NEWS Q&A

Ahead of this year’s award announcements, Göran Hansson speaks about measures to address the imbalance in gender and ethnicity among winners.

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Göran Hansson, in a dark jacket and tie, photographed from the shoulders up.

Next week, the Royal Swedish Academy of Sciences will award the first Nobel prizes in chemistry and physics after making tweaks to its nomination procedure to diversify the pool of potential winners.

The academy acknowledged last year that women and scientists from some ethnic groups are under-represented among Nobel laureates. Wins in 2018 for Donna Strickland in physics and Frances Arnold in chemistry were welcomed, but did little to move the needle (see ‘Nobel imbalance’).

The organization introduced measures that it hoped would tackle the issue by encouraging scientists to put forward a more diverse range of nominees. These included asking more women to suggest candidates, and altering the wording of the letter inviting nominations. The new language explicitly asks nominators to consider diversity in gender, geography and topic, as well as to nominate more than one discovery.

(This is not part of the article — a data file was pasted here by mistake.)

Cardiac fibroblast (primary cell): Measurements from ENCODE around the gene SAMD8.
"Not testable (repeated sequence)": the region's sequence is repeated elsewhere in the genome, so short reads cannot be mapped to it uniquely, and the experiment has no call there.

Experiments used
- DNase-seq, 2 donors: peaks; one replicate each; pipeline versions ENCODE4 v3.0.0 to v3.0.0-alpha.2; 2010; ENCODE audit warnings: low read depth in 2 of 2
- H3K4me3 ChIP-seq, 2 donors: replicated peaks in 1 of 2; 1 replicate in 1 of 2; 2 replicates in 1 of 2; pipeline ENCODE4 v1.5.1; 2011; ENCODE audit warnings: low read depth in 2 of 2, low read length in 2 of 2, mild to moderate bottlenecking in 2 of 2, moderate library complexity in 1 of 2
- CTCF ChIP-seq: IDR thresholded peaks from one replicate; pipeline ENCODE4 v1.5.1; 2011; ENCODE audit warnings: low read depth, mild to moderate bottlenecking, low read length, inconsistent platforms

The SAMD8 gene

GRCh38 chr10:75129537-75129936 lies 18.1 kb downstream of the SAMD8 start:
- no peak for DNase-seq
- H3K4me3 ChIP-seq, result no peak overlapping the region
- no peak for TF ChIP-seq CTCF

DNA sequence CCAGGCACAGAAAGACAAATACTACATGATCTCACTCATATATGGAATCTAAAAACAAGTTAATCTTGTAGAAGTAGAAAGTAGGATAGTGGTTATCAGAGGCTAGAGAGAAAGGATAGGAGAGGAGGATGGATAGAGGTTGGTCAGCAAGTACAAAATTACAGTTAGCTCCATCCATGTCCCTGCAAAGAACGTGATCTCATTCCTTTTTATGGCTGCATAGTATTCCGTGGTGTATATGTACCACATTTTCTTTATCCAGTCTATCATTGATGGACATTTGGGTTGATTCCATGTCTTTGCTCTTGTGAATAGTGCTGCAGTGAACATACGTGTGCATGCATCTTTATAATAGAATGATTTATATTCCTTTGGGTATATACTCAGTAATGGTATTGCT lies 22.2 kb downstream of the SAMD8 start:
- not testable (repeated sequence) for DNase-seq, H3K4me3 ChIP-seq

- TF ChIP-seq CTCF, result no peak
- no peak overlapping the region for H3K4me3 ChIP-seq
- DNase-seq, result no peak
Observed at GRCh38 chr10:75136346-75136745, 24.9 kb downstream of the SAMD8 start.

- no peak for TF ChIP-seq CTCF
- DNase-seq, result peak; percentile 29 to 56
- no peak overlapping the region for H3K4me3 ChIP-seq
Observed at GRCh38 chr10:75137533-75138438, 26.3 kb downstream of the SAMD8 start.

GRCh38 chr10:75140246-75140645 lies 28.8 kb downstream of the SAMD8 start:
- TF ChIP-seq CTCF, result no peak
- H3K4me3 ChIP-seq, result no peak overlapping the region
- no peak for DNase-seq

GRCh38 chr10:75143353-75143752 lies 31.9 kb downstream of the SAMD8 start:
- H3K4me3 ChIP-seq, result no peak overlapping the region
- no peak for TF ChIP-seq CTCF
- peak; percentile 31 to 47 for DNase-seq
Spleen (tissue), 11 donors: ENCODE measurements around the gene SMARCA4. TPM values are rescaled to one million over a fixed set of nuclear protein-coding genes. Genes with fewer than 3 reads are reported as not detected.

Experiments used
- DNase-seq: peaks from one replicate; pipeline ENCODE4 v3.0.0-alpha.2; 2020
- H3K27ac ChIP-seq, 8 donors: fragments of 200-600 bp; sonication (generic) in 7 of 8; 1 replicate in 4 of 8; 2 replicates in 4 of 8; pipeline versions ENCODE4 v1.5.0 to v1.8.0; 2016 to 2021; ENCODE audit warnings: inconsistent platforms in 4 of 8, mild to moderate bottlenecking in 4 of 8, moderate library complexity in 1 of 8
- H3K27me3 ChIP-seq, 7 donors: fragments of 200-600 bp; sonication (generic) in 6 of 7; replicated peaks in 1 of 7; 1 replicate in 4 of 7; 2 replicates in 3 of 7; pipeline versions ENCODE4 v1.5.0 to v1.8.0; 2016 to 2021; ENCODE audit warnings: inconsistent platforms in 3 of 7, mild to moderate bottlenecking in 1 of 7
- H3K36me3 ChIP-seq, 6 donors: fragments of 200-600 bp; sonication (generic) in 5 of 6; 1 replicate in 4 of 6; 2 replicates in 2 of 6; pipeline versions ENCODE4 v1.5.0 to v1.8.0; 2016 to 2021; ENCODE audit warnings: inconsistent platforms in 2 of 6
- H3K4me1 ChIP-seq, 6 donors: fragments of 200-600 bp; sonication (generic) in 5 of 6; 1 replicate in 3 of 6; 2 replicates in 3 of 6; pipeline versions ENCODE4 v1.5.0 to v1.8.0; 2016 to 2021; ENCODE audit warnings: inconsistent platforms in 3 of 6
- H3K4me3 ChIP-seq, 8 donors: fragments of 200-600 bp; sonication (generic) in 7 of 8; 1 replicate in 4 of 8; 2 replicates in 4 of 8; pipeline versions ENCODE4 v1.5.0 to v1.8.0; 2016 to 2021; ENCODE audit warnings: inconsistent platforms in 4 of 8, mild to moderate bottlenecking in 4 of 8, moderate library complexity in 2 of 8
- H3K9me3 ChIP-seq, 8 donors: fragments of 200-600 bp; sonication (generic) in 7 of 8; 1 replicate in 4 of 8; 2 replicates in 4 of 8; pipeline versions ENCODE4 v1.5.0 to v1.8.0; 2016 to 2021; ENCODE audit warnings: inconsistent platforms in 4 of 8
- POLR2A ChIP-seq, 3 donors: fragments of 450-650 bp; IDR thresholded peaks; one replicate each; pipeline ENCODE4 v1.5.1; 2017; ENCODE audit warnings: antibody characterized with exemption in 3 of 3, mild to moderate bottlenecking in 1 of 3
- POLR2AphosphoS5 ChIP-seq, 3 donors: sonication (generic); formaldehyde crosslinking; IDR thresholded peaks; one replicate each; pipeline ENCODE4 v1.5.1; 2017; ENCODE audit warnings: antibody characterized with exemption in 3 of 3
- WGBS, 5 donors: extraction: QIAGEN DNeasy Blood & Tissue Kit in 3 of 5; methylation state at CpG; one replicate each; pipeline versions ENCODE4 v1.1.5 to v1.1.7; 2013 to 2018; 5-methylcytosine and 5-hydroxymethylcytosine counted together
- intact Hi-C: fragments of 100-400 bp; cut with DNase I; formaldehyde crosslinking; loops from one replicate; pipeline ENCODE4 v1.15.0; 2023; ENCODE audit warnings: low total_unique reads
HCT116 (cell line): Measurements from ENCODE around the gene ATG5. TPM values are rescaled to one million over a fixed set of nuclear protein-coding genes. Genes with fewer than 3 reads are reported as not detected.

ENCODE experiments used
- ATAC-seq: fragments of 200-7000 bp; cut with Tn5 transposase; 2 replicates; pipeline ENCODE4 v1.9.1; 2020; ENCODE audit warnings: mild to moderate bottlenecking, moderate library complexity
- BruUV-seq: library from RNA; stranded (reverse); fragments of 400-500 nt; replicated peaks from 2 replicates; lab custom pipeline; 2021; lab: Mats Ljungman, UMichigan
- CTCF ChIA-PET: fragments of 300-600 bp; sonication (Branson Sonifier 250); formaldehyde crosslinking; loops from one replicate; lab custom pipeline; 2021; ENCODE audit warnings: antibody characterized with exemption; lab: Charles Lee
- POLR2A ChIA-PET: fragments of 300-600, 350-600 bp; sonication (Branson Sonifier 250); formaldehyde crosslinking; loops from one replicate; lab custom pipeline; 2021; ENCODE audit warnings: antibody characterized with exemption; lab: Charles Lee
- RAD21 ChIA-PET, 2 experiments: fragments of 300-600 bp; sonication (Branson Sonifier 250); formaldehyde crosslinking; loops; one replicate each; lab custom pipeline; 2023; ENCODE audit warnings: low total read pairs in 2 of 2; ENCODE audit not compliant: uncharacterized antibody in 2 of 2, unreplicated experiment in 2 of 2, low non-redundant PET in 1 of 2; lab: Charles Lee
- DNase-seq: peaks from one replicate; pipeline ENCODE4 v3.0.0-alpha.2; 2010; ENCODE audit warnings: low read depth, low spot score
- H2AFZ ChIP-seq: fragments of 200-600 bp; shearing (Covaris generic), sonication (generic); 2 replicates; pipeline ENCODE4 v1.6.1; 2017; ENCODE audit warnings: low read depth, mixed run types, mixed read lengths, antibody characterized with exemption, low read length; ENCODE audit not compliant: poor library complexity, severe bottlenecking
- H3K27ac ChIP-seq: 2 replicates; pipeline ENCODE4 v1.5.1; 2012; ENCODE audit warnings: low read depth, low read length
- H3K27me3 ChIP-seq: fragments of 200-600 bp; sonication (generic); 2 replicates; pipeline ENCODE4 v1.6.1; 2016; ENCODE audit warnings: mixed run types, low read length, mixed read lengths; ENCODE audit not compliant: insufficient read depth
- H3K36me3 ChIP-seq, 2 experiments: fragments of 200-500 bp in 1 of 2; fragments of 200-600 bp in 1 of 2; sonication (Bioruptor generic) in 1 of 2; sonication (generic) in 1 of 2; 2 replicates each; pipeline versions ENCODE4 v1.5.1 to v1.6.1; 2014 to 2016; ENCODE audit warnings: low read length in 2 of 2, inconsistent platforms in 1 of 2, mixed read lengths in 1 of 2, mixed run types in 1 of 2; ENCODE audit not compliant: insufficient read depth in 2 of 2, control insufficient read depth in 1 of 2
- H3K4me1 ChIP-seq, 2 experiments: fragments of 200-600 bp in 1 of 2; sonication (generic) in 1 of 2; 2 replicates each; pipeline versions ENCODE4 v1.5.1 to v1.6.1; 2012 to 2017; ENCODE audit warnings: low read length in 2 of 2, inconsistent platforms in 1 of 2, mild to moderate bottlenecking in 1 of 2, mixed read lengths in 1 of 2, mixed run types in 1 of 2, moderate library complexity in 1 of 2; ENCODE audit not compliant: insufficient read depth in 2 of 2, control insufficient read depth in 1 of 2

Nature spoke to the academy’s secretary-general, biomedical scientist Göran Hansson, to see what impact the measures have had.

Did the changes you introduced to the letter make a difference?

We’ve gone through the nominations and although I cannot give you any exact figures, it looks like there is a positive trend, with more women being nominated. It’s small, but it’s a trend. We will follow this very carefully for several years to see if there is statistical significance before we draw any firm conclusions. But it looks like we may be on the right track. With time, there will also be a gradual change in the population of scientists who are potential candidates, so that will help too.

Did increasing the proportion of women among the nominators help?